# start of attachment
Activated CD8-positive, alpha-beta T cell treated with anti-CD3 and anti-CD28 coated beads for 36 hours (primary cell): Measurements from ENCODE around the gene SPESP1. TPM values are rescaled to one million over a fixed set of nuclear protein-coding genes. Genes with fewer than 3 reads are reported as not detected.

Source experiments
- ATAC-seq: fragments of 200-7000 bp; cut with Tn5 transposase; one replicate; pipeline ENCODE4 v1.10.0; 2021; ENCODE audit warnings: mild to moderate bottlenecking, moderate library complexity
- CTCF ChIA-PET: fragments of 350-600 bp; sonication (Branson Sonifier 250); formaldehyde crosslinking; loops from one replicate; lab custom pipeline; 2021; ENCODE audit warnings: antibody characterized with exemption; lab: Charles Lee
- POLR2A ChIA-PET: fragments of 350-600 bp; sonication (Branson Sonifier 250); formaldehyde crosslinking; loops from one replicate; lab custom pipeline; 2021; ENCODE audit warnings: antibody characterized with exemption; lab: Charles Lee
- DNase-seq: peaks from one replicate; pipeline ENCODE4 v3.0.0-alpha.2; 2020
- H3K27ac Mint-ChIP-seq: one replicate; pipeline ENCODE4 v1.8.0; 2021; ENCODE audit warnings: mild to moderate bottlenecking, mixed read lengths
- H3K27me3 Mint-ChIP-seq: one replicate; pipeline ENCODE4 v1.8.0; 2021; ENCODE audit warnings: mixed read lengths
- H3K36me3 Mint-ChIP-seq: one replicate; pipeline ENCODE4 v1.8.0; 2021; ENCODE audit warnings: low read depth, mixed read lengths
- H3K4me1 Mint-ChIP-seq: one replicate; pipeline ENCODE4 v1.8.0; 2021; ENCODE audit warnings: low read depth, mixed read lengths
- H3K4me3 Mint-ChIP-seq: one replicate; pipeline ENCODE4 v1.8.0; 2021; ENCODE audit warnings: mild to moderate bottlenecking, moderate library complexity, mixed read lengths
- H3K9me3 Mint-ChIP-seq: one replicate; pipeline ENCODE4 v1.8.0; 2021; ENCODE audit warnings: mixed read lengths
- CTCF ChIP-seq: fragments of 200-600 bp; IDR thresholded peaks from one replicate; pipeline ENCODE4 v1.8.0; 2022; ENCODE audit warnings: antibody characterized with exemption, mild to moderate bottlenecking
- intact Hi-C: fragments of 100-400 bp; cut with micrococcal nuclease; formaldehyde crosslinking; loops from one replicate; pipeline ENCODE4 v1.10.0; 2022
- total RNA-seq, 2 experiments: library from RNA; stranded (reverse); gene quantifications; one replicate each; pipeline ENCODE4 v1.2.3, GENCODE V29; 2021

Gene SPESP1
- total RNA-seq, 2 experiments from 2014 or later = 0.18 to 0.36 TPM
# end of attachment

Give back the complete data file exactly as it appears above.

Activated CD8-positive, alpha-beta T cell treated with anti-CD3 and anti-CD28 coated beads for 36 hours (primary cell): Measurements from ENCODE around the gene SPESP1. TPM values are rescaled to one million over a fixed set of nuclear protein-coding genes. Genes with fewer than 3 reads are reported as not detected.

Source experiments
- ATAC-seq: fragments of 200-7000 bp; cut with Tn5 transposase; one replicate; pipeline ENCODE4 v1.10.0; 2021; ENCODE audit warnings: mild to moderate bottlenecking, moderate library complexity
- CTCF ChIA-PET: fragments of 350-600 bp; sonication (Branson Sonifier 250); formaldehyde crosslinking; loops from one replicate; lab custom pipeline; 2021; ENCODE audit warnings: antibody characterized with exemption; lab: Charles Lee
- POLR2A ChIA-PET: fragments of 350-600 bp; sonication (Branson Sonifier 250); formaldehyde crosslinking; loops from one replicate; lab custom pipeline; 2021; ENCODE audit warnings: antibody characterized with exemption; lab: Charles Lee
- DNase-seq: peaks from one replicate; pipeline ENCODE4 v3.0.0-alpha.2; 2020
- H3K27ac Mint-ChIP-seq: one replicate; pipeline ENCODE4 v1.8.0; 2021; ENCODE audit warnings: mild to moderate bottlenecking, mixed read lengths
- H3K27me3 Mint-ChIP-seq: one replicate; pipeline ENCODE4 v1.8.0; 2021; ENCODE audit warnings: mixed read lengths
- H3K36me3 Mint-ChIP-seq: one replicate; pipeline ENCODE4 v1.8.0; 2021; ENCODE audit warnings: low read depth, mixed read lengths
- H3K4me1 Mint-ChIP-seq: one replicate; pipeline ENCODE4 v1.8.0; 2021; ENCODE audit warnings: low read depth, mixed read lengths
- H3K4me3 Mint-ChIP-seq: one replicate; pipeline ENCODE4 v1.8.0; 2021; ENCODE audit warnings: mild to moderate bottlenecking, moderate library complexity, mixed read lengths
- H3K9me3 Mint-ChIP-seq: one replicate; pipeline ENCODE4 v1.8.0; 2021; ENCODE audit warnings: mixed read lengths
- CTCF ChIP-seq: fragments of 200-600 bp; IDR thresholded peaks from one replicate; pipeline ENCODE4 v1.8.0; 2022; ENCODE audit warnings: antibody characterized with exemption, mild to moderate bottlenecking
- intact Hi-C: fragments of 100-400 bp; cut with micrococcal nuclease; formaldehyde crosslinking; loops from one replicate; pipeline ENCODE4 v1.10.0; 2022
- total RNA-seq, 2 experiments: library from RNA; stranded (reverse); gene quantifications; one replicate each; pipeline ENCODE4 v1.2.3, GENCODE V29; 2021

Gene SPESP1
- total RNA-seq, 2 experiments from 2014 or later = 0.18 to 0.36 TPM